12th Conference on Mountain Meteorology


Investigation of anti-winds in Owens Valley, California through observations and high-resolution simulations

Fotini Katopodes Chow, Univ. of California, Berkeley, CA; and M. H. Daniels and C. D. Whiteman

This study examines valley flow circulations observed during calm conditions in March and April 2006 during the Terrain-induced Rotor Experiment (T-REX) in Owens Valley, California. In particular, the dynamics of anti-winds and secondary flow circulations are investigated through combined analysis of observation data and high-resolution large-eddy simulations. Simulations are performed using the Advanced Regional Prediction System (ARPS) using several grid nesting levels down to 350 m horizontal resolution.

With a strong inversion at ridge crest height, valley flows can become trapped, generating a closed circulation with the thermally-driven valley flow near the surface and a return flow aloft. Anti-winds or return flows are rarely observed because they are usually weaker and spread over a larger area than the valley flows which they oppose. Night-time observations in Owens Valley during a quiescent period with an elevated inversion at ridge crest height, however, indicate the presence of down-valley surface winds coupled with strong anti-winds just below ridge tops. The down-valley flow at the surface has a magnitude of 5-10 m/s and is initially coupled with a return flow of weaker magnitude which occurs between 2600 and 3400 m asl. The anti-wind grows and the down-valley wind weakens during the night, with anti-winds of magnitude 5-10 m/s occurring between 2000 and 3300 m asl just before sunrise. These winds are entirely decoupled from winds above the surrounding mountain tops, being separated by a strong inversion. The capping inversion subsides during the night, with the valley boundary layer depth decreasing from ridge crest height (~4200 m) to 3300 m asl by sunrise. Within an hour or two after sunrise, the down-valley flow disappears entirely, and up-valley flow is observed over the whole boundary layer depth. These flow patterns are observed in rawinsonde and lidar data, as well as in the simulated flow fields.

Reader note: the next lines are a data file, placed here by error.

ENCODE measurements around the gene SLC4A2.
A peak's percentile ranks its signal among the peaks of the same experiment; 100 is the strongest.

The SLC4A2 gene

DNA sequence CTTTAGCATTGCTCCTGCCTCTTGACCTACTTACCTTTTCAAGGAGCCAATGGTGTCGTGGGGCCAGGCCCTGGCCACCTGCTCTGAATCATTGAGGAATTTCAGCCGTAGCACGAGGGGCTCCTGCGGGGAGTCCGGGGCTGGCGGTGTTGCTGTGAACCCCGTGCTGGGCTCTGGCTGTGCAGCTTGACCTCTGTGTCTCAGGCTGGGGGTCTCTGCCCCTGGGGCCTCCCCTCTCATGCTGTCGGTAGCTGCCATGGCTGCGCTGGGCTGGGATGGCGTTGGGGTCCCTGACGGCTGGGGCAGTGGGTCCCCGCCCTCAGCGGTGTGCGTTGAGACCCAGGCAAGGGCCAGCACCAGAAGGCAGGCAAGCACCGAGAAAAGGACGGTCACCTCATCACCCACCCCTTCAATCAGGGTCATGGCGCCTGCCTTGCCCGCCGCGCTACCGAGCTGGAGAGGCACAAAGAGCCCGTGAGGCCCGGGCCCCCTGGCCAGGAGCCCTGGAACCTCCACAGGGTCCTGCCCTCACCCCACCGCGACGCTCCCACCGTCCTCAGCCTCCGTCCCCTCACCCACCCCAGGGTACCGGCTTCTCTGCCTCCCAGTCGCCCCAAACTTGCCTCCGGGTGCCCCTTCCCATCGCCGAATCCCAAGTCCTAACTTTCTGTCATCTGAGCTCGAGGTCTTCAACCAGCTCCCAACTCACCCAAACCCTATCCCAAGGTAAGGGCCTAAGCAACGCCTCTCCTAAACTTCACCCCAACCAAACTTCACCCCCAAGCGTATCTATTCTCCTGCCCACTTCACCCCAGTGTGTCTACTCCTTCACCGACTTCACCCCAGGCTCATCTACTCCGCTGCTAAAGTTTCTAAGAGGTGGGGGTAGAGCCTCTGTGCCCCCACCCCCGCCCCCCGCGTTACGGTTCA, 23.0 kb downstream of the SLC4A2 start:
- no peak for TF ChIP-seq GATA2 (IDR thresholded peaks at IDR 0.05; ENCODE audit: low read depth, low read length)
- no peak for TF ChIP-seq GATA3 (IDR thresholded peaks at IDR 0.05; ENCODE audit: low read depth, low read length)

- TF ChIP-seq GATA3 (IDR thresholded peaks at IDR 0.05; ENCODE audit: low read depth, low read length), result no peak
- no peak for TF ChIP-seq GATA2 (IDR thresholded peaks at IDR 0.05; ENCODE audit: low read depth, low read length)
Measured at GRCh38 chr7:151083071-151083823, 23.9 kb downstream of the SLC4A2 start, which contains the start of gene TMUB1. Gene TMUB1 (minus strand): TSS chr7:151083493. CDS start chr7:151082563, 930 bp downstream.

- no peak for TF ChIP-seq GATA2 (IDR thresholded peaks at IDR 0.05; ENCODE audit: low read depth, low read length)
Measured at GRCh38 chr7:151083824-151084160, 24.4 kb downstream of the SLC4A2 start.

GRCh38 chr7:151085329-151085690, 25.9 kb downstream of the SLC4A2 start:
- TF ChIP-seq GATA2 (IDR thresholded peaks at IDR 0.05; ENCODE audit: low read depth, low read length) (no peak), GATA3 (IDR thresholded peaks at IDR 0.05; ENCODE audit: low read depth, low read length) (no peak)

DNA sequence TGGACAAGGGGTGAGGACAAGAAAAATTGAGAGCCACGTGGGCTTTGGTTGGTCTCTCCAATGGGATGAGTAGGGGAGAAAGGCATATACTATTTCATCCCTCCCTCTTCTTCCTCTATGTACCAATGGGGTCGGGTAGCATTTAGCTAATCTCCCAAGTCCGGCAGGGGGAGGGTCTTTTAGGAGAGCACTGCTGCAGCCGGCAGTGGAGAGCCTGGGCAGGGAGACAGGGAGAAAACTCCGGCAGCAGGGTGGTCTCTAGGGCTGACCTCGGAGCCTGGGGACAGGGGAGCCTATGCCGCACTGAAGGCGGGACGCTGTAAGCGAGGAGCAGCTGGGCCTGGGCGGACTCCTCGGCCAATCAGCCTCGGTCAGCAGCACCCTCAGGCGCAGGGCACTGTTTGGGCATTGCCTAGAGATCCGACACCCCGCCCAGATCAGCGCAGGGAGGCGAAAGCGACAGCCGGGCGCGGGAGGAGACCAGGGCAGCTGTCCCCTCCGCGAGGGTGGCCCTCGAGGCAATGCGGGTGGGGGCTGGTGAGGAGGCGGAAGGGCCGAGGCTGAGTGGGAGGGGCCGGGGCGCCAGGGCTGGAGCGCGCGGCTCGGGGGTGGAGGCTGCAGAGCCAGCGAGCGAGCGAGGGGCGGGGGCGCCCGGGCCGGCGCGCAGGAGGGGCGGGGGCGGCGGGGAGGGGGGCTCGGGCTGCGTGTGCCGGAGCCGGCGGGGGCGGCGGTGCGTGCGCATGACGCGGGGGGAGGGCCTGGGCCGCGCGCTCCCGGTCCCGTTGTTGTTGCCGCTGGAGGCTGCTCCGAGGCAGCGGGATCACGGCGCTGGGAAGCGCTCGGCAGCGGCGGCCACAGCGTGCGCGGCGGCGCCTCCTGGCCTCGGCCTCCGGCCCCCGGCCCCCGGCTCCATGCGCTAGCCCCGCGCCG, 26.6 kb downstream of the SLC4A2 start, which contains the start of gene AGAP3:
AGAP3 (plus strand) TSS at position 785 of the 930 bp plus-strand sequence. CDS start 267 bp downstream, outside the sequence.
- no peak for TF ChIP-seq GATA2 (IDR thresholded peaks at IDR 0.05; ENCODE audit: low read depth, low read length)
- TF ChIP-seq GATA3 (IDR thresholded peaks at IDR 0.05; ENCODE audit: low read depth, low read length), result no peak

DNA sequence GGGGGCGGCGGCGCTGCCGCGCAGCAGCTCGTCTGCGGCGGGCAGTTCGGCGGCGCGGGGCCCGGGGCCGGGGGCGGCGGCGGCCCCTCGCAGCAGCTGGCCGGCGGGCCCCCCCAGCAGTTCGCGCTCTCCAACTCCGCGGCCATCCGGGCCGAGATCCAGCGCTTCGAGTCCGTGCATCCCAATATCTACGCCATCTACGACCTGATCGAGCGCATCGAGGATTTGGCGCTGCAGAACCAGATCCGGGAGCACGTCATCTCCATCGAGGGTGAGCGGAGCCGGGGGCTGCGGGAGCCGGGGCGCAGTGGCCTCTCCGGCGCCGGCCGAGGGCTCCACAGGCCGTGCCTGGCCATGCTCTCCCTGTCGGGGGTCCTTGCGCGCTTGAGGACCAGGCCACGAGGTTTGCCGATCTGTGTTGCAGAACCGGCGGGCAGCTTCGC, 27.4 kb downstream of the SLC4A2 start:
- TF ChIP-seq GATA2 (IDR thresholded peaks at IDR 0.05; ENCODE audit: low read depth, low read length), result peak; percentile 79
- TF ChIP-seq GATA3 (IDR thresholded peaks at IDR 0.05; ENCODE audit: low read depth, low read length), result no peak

Session 6, Boundary Layers in Complex Terrain: Part II
Tuesday, 29 August 2006, 10:30 AM-12:00 PM, Ballroom South

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